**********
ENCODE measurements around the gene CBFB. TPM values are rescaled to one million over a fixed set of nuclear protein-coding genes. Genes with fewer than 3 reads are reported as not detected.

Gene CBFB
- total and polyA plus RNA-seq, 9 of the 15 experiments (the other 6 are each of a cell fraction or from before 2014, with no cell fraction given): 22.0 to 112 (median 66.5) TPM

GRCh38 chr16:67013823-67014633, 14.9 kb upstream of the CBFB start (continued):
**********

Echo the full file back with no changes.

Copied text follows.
ENCODE measurements around the gene CBFB. TPM values are rescaled to one million over a fixed set of nuclear protein-coding genes. Genes with fewer than 3 reads are reported as not detected.

Gene CBFB
- total and polyA plus RNA-seq, 9 of the 15 experiments (the other 6 are each of a cell fraction or from before 2014, with no cell fraction given): 22.0 to 112 (median 66.5) TPM

GRCh38 chr16:67013823-67014633, 14.9 kb upstream of the CBFB start (continued):